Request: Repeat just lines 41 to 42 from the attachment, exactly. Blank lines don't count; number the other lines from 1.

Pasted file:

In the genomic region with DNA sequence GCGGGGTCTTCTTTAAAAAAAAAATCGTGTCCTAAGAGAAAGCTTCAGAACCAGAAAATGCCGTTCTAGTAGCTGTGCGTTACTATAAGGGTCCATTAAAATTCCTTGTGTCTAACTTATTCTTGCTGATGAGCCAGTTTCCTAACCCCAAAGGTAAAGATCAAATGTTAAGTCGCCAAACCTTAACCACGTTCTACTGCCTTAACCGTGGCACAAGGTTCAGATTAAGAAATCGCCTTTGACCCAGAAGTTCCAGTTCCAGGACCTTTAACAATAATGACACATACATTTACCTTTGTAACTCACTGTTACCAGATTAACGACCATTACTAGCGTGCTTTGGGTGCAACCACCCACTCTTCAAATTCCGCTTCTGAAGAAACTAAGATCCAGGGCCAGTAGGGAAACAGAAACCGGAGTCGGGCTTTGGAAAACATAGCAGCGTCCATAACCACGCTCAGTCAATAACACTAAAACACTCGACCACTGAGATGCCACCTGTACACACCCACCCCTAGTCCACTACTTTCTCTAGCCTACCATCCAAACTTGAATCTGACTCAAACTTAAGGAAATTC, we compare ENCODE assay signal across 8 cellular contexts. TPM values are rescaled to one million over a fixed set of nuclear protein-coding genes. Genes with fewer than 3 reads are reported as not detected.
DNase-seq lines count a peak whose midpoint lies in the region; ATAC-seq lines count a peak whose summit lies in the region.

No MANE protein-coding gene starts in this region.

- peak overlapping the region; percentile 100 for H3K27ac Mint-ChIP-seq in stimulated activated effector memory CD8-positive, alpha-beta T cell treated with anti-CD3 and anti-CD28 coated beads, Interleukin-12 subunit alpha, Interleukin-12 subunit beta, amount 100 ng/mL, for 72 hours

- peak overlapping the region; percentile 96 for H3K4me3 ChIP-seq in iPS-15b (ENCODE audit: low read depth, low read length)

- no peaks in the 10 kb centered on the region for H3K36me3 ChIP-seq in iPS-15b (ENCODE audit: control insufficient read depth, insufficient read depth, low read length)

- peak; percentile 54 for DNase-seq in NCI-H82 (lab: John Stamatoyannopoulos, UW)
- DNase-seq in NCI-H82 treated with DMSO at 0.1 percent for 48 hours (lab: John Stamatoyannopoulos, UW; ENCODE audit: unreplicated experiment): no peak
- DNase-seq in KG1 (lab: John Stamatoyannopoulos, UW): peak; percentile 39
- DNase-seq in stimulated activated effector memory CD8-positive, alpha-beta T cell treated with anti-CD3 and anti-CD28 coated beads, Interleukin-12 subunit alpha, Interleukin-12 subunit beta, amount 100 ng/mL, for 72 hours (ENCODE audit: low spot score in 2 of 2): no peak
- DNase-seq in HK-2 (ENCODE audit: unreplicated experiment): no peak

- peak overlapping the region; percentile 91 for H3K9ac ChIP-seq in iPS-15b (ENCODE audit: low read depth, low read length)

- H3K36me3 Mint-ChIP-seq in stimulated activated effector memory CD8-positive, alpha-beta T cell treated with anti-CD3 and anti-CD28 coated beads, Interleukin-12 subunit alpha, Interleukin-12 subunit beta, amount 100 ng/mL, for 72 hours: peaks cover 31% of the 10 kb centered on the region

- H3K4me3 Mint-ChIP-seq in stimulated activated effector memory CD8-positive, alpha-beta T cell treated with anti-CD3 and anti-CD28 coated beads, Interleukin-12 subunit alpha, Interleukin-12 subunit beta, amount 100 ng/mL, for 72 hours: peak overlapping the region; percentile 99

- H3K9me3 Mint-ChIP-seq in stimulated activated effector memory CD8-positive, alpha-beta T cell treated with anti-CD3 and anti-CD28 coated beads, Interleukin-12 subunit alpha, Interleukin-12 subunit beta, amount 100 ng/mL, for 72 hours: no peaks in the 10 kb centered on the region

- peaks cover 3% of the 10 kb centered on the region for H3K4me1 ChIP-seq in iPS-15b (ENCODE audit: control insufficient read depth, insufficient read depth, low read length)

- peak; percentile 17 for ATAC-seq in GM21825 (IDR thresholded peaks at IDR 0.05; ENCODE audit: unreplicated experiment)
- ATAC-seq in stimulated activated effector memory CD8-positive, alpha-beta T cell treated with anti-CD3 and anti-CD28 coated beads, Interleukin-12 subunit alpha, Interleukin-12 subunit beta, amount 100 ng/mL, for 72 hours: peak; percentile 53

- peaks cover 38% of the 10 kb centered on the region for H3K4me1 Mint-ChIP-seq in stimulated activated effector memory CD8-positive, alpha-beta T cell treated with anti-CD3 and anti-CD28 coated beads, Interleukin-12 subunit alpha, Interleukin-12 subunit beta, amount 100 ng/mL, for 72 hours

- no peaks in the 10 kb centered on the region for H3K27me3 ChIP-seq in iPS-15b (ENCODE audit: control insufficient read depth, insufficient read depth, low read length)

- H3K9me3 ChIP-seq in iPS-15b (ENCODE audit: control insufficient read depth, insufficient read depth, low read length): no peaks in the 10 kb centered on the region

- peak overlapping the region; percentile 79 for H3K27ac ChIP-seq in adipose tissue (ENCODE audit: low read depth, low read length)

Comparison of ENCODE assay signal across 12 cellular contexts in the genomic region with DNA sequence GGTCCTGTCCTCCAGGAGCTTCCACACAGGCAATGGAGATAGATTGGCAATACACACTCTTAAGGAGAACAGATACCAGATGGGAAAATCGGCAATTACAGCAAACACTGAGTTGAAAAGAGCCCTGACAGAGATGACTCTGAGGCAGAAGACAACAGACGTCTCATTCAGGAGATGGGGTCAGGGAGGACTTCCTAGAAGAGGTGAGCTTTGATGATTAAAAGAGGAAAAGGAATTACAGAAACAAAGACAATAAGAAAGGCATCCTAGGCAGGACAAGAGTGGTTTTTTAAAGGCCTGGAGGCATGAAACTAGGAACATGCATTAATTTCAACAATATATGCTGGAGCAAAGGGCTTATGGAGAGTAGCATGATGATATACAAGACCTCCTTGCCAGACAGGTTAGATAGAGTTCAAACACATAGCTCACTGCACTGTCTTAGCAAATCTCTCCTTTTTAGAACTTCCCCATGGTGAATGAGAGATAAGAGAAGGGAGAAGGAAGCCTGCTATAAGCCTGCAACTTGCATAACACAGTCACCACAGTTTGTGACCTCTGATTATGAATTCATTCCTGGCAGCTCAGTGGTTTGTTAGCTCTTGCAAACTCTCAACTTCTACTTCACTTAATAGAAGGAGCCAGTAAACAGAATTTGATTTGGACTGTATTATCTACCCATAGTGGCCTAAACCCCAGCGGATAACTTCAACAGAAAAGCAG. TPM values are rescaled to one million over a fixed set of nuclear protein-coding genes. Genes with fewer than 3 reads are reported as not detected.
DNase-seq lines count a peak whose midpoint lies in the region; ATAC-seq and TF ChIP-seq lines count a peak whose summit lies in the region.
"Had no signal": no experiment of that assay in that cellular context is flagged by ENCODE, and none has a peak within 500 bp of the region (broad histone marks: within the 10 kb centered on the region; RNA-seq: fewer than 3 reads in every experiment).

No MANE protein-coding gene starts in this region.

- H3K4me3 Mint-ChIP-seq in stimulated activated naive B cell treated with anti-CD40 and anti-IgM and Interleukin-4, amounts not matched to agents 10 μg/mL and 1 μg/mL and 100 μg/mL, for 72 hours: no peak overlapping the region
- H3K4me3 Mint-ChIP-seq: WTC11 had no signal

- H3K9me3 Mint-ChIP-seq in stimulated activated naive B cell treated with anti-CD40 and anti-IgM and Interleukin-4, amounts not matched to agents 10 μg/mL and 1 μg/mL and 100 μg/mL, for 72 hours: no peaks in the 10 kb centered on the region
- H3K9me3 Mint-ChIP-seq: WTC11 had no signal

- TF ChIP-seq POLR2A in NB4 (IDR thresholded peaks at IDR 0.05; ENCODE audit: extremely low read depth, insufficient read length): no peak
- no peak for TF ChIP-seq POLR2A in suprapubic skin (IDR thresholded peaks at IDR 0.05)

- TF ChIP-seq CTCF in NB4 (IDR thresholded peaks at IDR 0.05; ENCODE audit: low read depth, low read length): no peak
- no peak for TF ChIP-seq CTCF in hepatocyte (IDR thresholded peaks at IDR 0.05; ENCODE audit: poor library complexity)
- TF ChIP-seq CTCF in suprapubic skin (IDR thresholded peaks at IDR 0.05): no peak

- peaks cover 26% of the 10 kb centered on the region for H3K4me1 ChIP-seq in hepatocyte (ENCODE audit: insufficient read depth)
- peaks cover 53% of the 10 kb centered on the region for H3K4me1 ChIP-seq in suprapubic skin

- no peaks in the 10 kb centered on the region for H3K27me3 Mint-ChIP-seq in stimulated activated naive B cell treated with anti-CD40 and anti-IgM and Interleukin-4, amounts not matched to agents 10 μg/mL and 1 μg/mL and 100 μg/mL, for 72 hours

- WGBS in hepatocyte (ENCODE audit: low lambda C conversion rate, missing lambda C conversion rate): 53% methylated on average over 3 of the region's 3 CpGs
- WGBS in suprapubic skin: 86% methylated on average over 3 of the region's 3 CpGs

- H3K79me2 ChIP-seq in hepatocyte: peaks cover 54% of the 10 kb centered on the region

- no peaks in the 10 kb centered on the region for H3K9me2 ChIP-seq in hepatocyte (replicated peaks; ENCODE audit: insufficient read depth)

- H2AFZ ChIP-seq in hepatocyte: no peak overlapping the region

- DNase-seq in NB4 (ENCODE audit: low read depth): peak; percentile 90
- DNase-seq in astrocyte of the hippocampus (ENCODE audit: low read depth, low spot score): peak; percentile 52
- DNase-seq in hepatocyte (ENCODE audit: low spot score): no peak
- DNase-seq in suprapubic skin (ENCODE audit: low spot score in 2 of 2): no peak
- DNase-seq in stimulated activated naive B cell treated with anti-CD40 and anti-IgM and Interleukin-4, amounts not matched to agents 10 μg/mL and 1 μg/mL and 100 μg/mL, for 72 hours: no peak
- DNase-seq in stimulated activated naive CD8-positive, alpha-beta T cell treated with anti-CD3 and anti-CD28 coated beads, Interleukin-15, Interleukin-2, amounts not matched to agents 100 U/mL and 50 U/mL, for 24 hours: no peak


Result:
- H3K79me2 ChIP-seq in hepatocyte: peaks cover 54% of the 10 kb centered on the region

- no peaks in the 10 kb centered on the region for H3K9me2 ChIP-seq in hepatocyte (replicated peaks; ENCODE audit: insufficient read depth)